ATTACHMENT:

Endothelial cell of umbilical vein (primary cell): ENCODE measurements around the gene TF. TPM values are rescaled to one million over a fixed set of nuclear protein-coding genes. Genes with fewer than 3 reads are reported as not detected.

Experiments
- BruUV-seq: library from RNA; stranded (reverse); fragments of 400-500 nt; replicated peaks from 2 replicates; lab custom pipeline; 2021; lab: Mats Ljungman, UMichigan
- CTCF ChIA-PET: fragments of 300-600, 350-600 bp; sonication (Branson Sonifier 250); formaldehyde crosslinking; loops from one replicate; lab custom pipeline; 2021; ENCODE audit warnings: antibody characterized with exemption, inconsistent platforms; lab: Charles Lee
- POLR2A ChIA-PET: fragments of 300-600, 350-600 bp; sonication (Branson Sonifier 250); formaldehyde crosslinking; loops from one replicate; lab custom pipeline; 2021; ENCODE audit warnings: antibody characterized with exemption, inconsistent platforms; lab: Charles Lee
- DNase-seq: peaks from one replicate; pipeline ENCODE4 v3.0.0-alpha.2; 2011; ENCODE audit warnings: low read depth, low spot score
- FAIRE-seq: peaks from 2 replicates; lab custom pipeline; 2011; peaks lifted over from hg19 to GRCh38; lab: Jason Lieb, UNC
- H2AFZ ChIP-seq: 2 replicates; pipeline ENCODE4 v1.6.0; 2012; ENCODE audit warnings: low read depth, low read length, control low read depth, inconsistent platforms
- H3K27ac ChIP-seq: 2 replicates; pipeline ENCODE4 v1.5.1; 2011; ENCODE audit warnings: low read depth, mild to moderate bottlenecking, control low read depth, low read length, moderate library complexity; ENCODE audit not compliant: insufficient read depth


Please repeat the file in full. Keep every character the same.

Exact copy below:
Endothelial cell of umbilical vein (primary cell): ENCODE measurements around the gene TF. TPM values are rescaled to one million over a fixed set of nuclear protein-coding genes. Genes with fewer than 3 reads are reported as not detected.

Experiments
- BruUV-seq: library from RNA; stranded (reverse); fragments of 400-500 nt; replicated peaks from 2 replicates; lab custom pipeline; 2021; lab: Mats Ljungman, UMichigan
- CTCF ChIA-PET: fragments of 300-600, 350-600 bp; sonication (Branson Sonifier 250); formaldehyde crosslinking; loops from one replicate; lab custom pipeline; 2021; ENCODE audit warnings: antibody characterized with exemption, inconsistent platforms; lab: Charles Lee
- POLR2A ChIA-PET: fragments of 300-600, 350-600 bp; sonication (Branson Sonifier 250); formaldehyde crosslinking; loops from one replicate; lab custom pipeline; 2021; ENCODE audit warnings: antibody characterized with exemption, inconsistent platforms; lab: Charles Lee
- DNase-seq: peaks from one replicate; pipeline ENCODE4 v3.0.0-alpha.2; 2011; ENCODE audit warnings: low read depth, low spot score
- FAIRE-seq: peaks from 2 replicates; lab custom pipeline; 2011; peaks lifted over from hg19 to GRCh38; lab: Jason Lieb, UNC
- H2AFZ ChIP-seq: 2 replicates; pipeline ENCODE4 v1.6.0; 2012; ENCODE audit warnings: low read depth, low read length, control low read depth, inconsistent platforms
- H3K27ac ChIP-seq: 2 replicates; pipeline ENCODE4 v1.5.1; 2011; ENCODE audit warnings: low read depth, mild to moderate bottlenecking, control low read depth, low read length, moderate library complexity; ENCODE audit not compliant: insufficient read depth